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What does Epictetus mean when he says things that are "up to us" are by nature free,...

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rob-searcy | Student, Undergraduate | eNotes Newbie

Posted May 31, 2011 at 5:35 AM via web

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What does Epictetus mean when he says things that are "up to us" are by nature free, whereas things that are "not up to us" are weak and enslaving?

How does this distinction relate to his advice to "eliminate desire completely"?

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K.P.L. Hardison | College Teacher | eNotes Employee

Posted June 11, 2011 at 3:51 AM (Answer #1)

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Epictetus, the former slave and first-century Stoic philosopher, taught that freedom is an inner quality, not a quality of circumstance, and that life should be lived with a tendency toward personal achievement. In light of these beliefs and teachings--remembering that he discusses freedom from a slave's vantage point--he divides events and circumstances into two kinds: those over which we have certain control and those over which we have uncertain--or no--control. In conjunction with this idea, he likened life to a children's game and that the unfortunate thing about the game was that there were so few winners. [More details are available in an article from World Philosophers and Their Works.]

Therefore, when Epictetus says that things that are up to us--the direction of effort, the outcome, etc--are by nature free, he is reinforcing his tenet that freedom is an inner quality. For things that are up to us come from inner reasoning, choice, effort, etc., thus are by nature free and therefore tend toward personal achievement. Conversely, when he says that things that are not up to us, e.g., acceptance at a university, award of an employment position, receipt of a bank loan, are weak and enslaving, he is reinforcing his tenet that it is right to maintain an attitude of indifference toward things over which we have no control, as the children's game of life has--in the main--few winners, i.e., no one goes unscathed by trouble and suffering through life.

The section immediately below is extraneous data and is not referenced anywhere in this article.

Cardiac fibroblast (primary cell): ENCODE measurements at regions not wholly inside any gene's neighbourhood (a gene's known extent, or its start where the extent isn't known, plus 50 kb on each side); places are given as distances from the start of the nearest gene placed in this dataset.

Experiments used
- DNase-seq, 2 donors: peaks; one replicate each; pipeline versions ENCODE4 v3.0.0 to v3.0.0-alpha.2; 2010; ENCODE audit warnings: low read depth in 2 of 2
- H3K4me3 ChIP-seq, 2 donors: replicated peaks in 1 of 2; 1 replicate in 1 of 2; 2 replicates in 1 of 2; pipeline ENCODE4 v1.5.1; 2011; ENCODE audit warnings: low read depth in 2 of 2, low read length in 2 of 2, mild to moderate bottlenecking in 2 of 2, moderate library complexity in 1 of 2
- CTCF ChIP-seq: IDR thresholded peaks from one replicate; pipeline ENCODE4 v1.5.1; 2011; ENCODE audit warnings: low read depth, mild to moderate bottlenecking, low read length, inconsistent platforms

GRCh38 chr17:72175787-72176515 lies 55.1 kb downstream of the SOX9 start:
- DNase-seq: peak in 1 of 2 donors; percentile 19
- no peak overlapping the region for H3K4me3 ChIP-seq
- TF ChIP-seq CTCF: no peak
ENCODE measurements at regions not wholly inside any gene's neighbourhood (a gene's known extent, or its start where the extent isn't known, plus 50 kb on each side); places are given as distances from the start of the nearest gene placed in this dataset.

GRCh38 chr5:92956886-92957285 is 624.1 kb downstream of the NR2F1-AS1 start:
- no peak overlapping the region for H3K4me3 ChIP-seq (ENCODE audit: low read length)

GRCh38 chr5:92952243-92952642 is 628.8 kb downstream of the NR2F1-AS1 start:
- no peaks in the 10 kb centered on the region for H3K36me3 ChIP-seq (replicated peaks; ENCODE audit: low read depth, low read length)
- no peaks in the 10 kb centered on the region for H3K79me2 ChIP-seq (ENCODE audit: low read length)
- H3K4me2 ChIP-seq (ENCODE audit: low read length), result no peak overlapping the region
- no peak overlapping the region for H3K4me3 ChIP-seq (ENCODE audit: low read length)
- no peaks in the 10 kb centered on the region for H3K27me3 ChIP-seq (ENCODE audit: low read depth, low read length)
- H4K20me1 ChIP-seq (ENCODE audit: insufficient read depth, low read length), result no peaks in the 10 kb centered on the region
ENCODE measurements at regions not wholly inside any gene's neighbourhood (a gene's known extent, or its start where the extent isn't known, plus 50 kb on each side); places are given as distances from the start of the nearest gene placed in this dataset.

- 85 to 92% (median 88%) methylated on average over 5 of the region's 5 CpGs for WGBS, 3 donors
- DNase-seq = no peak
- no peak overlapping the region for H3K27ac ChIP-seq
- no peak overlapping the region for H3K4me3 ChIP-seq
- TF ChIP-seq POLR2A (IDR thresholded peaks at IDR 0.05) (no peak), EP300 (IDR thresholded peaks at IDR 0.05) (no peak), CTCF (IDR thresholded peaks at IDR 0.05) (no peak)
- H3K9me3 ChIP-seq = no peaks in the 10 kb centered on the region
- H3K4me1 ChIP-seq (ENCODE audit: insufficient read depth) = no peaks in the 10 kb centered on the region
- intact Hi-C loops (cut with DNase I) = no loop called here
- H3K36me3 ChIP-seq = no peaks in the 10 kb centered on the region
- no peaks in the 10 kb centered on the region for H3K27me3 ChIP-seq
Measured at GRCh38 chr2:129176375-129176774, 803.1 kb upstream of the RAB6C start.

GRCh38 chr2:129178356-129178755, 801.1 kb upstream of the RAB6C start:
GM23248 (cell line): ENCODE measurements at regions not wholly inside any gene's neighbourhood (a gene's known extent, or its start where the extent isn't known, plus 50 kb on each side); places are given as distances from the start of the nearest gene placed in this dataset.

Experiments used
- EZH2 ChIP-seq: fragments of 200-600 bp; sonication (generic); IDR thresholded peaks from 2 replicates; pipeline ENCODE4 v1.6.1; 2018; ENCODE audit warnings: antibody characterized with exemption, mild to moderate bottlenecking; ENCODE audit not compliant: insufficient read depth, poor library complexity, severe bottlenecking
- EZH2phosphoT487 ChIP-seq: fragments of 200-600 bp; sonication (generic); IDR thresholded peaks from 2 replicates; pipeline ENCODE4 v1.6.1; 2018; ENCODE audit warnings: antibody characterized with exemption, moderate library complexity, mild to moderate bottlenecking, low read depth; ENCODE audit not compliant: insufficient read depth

This relates to desires in the following ways. If we strongly desire inner freedom, as explained above, then we may attain some varying measures of personal achievement. Therefore such desire is by nature free. On the other hand, if we strongly desire that university, that job, that bank loan, we become personally weakened by the possibility (and sometimes the reality) of denial and are thus enslaved by our desire and by the control others in reality have over us in such circumstances. Therefore such desire is weak and enslaving. Epictetus's solution is to maintain a stoical attitude of indifference toward things over which others or external circumstances exert control.

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